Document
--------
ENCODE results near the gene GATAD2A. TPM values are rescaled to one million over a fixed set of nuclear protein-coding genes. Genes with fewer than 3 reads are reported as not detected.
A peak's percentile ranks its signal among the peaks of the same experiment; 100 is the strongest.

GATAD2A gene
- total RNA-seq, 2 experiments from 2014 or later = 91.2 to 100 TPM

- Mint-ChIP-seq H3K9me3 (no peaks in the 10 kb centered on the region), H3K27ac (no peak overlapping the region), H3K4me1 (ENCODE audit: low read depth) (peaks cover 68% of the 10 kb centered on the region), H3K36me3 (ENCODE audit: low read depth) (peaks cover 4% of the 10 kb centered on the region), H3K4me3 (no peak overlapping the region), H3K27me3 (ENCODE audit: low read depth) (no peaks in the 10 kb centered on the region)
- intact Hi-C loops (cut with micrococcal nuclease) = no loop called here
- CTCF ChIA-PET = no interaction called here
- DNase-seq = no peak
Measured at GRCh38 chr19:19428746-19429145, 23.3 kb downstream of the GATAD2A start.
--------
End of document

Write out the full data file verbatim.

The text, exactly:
ENCODE results near the gene GATAD2A. TPM values are rescaled to one million over a fixed set of nuclear protein-coding genes. Genes with fewer than 3 reads are reported as not detected.
A peak's percentile ranks its signal among the peaks of the same experiment; 100 is the strongest.

GATAD2A gene
- total RNA-seq, 2 experiments from 2014 or later = 91.2 to 100 TPM

- Mint-ChIP-seq H3K9me3 (no peaks in the 10 kb centered on the region), H3K27ac (no peak overlapping the region), H3K4me1 (ENCODE audit: low read depth) (peaks cover 68% of the 10 kb centered on the region), H3K36me3 (ENCODE audit: low read depth) (peaks cover 4% of the 10 kb centered on the region), H3K4me3 (no peak overlapping the region), H3K27me3 (ENCODE audit: low read depth) (no peaks in the 10 kb centered on the region)
- intact Hi-C loops (cut with micrococcal nuclease) = no loop called here
- CTCF ChIA-PET = no interaction called here
- DNase-seq = no peak
Measured at GRCh38 chr19:19428746-19429145, 23.3 kb downstream of the GATAD2A start.